It is early January 2015 and Violet hive has died. It was not a surprise, expected really, as this hive, though strong and active all season, was discombobulated from the beginning. These two hives where like the tortoise and the hare. Yellow was sure and steady, nose to the grind stone and efficient. Violet did everything BIG! Lots of activity, lots of attitude (and stings), lots of brood, lots of drones, lots of pollen stores lots of mites and a flair for the artistic.
Violet may have been robbed, though I never witnessed it or saw any indications of a war having been fought. Going into summer we thought they had lots of honey stored. Maybe even enough to harvest a little. They had turned their top honey super into an artistic canvas of convuluted tunnels of cross comb. This super was VERY heavy. We had left it thinking we would be harvesting that box and leaving all of the rest of their stores for their winter larder. When harvest day came at the end of August there were lots of bees, a shiny fat mahogany colored queen, comb built out on all the frames, lots of pollen but only a minor amount of capped honey and multiple empty frames. Their larder was nearly bare. We did not harvest. The colony was still very busy so we left them to their work.
In early September we consolidated each hive, removing any empty frames and putting both hives into a winter configuration. Yellow hive looked really good, Violet was in trouble. We treated the colonies for Varroa mites with HopGuard II. There was a seasonal nectar dirth so we put feeder jars with 2:1 sugar syrup in the tops of both hives before replacing the roofs. The mites were dropping, the mite board was checked daily. Violet had many times more mites than Yellow. Yellow was eagerly taking the sugar syrup, Violet was only sipping. In October at the last hive check Yellow was packed with capped honey. Violet hadn’t really stored much more. It was time to take off the feeders before frost.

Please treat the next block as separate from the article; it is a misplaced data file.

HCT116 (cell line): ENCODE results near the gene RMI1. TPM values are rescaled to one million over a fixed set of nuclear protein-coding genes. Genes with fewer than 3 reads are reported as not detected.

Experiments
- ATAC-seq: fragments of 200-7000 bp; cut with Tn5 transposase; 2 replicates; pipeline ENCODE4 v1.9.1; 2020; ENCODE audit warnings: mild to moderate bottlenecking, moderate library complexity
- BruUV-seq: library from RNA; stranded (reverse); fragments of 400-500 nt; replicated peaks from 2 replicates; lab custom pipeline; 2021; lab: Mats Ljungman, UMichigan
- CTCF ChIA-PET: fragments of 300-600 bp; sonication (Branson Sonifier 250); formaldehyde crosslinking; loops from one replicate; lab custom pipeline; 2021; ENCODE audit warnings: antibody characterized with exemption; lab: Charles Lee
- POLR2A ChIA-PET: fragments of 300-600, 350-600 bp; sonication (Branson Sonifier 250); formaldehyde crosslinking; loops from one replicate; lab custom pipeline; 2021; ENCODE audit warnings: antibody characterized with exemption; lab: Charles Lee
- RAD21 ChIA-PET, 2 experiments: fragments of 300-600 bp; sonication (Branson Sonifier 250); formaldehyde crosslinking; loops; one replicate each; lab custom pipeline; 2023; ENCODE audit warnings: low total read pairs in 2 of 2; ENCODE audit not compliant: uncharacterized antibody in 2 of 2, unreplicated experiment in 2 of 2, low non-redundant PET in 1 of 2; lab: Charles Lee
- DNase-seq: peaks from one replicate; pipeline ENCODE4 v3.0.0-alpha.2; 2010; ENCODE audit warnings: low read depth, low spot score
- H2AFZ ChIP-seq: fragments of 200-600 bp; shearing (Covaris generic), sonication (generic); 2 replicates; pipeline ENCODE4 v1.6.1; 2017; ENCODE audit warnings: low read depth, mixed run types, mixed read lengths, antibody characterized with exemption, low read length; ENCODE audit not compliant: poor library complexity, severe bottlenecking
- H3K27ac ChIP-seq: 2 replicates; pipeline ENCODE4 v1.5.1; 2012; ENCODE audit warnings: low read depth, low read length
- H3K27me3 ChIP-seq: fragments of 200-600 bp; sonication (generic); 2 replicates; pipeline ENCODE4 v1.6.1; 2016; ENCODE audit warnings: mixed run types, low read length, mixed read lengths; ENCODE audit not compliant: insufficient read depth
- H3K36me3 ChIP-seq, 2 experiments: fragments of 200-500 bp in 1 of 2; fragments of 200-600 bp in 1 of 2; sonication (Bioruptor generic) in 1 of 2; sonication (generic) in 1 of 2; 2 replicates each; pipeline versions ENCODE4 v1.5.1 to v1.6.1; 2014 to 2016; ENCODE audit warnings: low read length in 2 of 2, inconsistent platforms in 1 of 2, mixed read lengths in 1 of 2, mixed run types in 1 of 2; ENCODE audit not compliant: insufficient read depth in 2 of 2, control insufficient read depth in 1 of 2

Not wanting to repeat last years hive dieing of starvation in February, we built several candy boards for our hives as an insurance policy in case their winter stores were running low. Emergency food to get them to the first nectar flow in Spring. Shortly after Christmas we slid a candy board onto each hive just above the top super. Both hives were alive at that time. Warm days saw activity at both entrances. But in early January Violet showed no activity, a knock on the boxes produced no roar of bees. Violet had succumbed.
Tearing Violet down, doing an autopsy, we found a hive that smelled good, a baseball sized cluster of dead bees in the top super with their heads buried in honey cells. The two hive bodies had nearly empty combs. There was a fair amount of pollen and small amounts of capped honey in the corners of frames. The screened bottom board was deep in dead bees. There was very little mold in the hive. The new hive stands Bob had built had definitely allowed for much better air circulation than the cinder blocks we had used for stands previously. There was no sign of disease. It appears that the colony died of starvation and cold. To small to keep warm and unable to move to more honey stores just inches away.
The cross combed honey super turned out to have quite a lot of honey left in it. As I was cleaning and preparing the hive for the next inhabitants, cutting the cross combs from the top super frames, capped honey appeared between the folds of comb. Violet has left us with a bowl filled with exquisitely beautiful swirls of honey comb dripping with nectar of the gods. Food for the remaining Yellow hive to get them to Spring. Violet also left a hive filled with frames of comb, a gift to a new package of bees to help them get started come April. As always with honey bees, I am left in awe.
-Thank You Violet for all your wonderful gifts.-
As an addendum- Yellow hive is doing well. Warm sunny afternoons are showing lots of activity, cleaning, flying and pollen gathering.